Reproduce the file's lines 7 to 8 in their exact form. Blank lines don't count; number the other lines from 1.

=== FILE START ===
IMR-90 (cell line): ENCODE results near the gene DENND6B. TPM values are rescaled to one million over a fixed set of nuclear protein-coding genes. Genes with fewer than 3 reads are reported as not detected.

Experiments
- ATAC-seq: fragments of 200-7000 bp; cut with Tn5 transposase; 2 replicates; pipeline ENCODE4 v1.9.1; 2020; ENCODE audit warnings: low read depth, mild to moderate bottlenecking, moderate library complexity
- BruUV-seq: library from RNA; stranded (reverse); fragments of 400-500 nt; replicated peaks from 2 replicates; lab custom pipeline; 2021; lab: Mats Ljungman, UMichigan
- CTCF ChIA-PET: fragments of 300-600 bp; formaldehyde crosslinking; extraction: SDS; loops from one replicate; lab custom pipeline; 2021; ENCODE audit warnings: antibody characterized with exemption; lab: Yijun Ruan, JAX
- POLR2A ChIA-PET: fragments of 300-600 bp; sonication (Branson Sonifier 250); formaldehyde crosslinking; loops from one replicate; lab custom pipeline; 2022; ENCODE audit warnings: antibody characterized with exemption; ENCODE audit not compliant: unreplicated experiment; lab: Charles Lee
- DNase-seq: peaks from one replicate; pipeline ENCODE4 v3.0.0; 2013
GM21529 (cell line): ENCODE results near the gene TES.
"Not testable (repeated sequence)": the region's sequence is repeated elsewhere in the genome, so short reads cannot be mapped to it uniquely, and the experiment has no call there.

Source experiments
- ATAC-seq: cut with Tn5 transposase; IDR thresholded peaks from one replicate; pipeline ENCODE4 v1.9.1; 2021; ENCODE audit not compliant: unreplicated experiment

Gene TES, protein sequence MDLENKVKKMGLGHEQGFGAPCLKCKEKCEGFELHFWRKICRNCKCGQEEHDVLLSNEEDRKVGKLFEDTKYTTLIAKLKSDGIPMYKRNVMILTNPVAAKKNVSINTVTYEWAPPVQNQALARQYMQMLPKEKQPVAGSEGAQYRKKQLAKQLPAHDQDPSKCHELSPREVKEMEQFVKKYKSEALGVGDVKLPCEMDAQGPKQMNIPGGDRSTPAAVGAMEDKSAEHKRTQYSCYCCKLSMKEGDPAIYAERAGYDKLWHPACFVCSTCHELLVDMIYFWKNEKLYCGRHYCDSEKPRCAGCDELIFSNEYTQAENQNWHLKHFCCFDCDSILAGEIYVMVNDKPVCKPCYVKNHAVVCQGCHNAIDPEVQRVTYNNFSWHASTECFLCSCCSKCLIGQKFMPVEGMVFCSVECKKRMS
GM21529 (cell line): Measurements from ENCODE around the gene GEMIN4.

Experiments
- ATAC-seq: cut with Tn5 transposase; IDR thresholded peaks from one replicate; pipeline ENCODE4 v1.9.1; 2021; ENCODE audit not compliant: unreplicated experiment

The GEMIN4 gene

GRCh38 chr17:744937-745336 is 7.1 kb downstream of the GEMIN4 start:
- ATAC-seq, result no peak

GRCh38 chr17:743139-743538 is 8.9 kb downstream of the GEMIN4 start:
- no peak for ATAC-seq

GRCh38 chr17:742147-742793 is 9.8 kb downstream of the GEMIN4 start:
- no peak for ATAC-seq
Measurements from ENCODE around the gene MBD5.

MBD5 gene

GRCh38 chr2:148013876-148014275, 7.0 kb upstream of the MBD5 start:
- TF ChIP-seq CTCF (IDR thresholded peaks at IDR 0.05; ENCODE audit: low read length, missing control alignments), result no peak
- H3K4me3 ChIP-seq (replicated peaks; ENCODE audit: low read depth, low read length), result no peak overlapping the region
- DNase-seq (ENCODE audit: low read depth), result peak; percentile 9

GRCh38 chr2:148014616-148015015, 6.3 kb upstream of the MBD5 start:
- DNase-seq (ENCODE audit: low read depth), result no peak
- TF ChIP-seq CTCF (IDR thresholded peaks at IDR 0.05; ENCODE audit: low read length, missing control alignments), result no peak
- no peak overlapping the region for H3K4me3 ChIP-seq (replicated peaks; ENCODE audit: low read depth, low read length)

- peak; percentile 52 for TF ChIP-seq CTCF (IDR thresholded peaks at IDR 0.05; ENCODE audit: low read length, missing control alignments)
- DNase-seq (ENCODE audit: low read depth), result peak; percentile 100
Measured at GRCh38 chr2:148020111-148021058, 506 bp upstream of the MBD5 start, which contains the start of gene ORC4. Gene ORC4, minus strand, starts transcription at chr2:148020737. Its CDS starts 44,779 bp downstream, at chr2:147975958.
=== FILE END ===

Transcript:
- DNase-seq: peaks from one replicate; pipeline ENCODE4 v3.0.0; 2013
GM21529 (cell line): ENCODE results near the gene TES.